Enjoyed reading your summary and the funny captions. I had the same impressions about Celebration V. Clone Wars is the gas running the Star Wars engine right now. As for the 501st lady, it would have gotten real ugly if she’d said that to me. That’s the thing I don’t get with “Star Wars fans.” They feel it’s really important to rain on your parade.

    • A New Hope says:

      As much as a I love Qui-Gon, I’m a big science guy and I think wonderful things happen by accident all the time! That’s just my worldview. There may be a scientific foundation for destiny in quantum physics, but I think it’s equally cool that randomness can result in our amazing universe and lives. I love the fact that my entire life is a happy accident! But at a Star Wars convention, the “will of the Force” works as well as anything! ;-)

      I think the “rain on your parade” thing goes back to my “hateboys ruin everything” post. “It’s not good enough to allow others to like or even tolerate Star Wars films that don’t star Harrison Ford. They can’t leave it at, “Well, I didn’t like them,” and walk away. They need to broadcast to anyone who will listen that they’re NOT happy. Because if they’re not happy, no one else should be either.” “It’s an expression of frustration — frustration that they have no real control over this thing they once loved. Star Wars has changed — and change is inevitable — but it’s changed in ways they don’t like. And they can’t DO anything about it. They can’t go back and make Han shoot first again or make the prequels somehow as cool as they’d imagined them. So what can they do?” “Their frustration over their lack of control leads to anger and tantrums in the vain hope that maybe, somehow, someone will meet their needs. Maybe if they bitch loud enough, George Lucas will release the O-OT. Maybe if they write enough angry petitions, Han will shoot first again.” 501st lady was a mild example, but there was also the booing during the screening of ANH during the Greedo scene. Star Wars fans are opinionated. I am. You are. I just think our side has a better argument about accepting change and letting George tell the stories h wants to tell.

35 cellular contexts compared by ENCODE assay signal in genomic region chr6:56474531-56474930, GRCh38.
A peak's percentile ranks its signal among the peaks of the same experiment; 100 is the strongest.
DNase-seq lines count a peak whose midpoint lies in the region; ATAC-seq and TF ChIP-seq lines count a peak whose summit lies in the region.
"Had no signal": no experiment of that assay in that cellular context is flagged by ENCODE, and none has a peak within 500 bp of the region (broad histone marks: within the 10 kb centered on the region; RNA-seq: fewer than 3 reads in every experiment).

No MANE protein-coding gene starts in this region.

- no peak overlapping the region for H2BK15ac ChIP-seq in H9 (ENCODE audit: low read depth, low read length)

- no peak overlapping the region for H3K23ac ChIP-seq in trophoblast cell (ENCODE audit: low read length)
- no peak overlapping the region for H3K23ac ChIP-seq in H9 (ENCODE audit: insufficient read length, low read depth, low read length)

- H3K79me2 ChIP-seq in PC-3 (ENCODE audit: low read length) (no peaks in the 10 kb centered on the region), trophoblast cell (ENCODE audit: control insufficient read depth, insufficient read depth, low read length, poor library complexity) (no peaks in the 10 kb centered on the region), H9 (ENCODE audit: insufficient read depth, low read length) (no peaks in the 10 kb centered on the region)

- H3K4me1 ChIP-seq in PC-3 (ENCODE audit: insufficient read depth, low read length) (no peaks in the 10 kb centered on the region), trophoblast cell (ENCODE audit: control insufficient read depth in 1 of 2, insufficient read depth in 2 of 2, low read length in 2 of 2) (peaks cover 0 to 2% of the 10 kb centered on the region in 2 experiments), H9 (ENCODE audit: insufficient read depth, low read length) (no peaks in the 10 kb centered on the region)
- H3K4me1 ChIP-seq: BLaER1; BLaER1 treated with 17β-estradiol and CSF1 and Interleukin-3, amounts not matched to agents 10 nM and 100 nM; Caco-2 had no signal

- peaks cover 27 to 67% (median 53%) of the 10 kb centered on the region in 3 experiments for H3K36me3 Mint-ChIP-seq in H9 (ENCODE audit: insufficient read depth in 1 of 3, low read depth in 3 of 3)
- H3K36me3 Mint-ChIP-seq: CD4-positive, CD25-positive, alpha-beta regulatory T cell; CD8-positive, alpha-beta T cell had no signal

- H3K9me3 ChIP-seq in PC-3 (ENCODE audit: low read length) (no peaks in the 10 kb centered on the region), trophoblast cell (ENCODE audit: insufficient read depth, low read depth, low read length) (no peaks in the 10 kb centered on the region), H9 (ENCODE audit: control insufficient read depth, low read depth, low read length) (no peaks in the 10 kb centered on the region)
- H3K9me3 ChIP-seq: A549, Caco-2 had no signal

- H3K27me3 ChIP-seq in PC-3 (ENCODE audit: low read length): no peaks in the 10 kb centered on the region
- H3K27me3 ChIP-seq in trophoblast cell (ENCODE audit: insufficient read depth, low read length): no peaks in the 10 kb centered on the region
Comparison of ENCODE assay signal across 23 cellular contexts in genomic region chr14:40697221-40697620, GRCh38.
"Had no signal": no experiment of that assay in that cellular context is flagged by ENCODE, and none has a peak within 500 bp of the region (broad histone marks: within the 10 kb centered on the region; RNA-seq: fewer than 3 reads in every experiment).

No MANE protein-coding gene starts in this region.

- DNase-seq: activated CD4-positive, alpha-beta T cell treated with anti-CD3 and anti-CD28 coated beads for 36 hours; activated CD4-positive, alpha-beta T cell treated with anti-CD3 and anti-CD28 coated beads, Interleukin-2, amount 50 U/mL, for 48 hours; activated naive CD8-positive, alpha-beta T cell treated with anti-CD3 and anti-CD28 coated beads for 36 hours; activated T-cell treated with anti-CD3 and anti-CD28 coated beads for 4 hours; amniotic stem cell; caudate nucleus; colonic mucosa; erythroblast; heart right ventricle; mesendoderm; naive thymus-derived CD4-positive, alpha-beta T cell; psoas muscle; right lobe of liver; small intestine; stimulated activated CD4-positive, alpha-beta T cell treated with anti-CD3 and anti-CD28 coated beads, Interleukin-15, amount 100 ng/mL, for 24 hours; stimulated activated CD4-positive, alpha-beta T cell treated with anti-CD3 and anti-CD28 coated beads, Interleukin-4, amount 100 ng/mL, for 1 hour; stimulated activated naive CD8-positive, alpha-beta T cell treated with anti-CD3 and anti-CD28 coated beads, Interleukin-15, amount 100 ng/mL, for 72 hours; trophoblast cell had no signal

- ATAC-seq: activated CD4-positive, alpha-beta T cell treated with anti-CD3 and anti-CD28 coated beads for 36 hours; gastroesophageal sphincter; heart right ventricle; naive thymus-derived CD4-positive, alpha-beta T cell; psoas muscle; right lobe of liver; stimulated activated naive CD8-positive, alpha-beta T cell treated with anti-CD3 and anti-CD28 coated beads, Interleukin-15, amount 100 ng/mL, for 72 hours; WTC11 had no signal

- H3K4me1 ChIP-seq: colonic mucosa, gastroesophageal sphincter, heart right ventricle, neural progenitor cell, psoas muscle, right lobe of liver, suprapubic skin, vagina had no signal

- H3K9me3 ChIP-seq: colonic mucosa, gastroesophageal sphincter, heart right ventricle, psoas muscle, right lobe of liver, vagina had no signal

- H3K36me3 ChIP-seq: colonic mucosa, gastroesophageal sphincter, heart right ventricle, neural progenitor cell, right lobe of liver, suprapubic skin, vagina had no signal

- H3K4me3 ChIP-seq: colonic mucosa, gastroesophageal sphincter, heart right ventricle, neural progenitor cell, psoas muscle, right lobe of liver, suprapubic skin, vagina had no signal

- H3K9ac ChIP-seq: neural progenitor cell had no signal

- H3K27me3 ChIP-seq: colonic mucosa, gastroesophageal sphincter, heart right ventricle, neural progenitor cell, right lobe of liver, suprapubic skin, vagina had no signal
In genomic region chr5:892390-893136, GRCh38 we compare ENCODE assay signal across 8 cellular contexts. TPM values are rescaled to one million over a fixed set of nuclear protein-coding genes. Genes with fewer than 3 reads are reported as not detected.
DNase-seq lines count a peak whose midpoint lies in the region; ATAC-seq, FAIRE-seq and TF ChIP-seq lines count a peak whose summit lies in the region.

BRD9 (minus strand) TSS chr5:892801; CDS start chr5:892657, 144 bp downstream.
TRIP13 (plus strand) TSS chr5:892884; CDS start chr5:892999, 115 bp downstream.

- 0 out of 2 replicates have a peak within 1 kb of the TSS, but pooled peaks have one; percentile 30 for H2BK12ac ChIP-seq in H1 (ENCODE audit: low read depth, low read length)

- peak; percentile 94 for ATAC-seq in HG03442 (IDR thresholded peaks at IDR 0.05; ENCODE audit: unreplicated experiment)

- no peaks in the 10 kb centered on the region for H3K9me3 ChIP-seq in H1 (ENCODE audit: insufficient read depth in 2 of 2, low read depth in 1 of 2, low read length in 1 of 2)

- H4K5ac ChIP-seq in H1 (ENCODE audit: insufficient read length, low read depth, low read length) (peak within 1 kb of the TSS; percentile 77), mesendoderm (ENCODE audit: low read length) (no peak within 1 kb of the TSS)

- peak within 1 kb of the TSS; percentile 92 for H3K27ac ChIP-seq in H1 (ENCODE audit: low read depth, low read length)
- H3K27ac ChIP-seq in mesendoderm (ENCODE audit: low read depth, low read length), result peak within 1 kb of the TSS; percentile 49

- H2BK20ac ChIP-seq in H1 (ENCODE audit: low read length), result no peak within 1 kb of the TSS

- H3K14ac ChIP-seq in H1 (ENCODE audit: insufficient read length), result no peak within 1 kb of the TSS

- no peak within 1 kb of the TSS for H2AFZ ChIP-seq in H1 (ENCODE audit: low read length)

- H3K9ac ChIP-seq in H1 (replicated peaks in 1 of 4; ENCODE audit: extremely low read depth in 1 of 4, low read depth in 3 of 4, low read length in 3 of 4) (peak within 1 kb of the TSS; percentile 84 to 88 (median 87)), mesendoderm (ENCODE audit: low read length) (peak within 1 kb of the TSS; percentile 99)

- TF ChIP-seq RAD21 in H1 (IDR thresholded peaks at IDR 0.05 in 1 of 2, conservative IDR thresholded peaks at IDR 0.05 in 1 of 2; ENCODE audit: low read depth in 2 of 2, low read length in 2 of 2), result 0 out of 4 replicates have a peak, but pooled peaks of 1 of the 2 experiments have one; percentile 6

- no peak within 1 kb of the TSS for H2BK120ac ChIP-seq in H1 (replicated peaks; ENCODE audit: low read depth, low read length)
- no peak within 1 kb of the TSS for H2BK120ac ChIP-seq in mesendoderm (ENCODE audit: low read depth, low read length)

• PrinceOfNaboo says:

        How old were these people?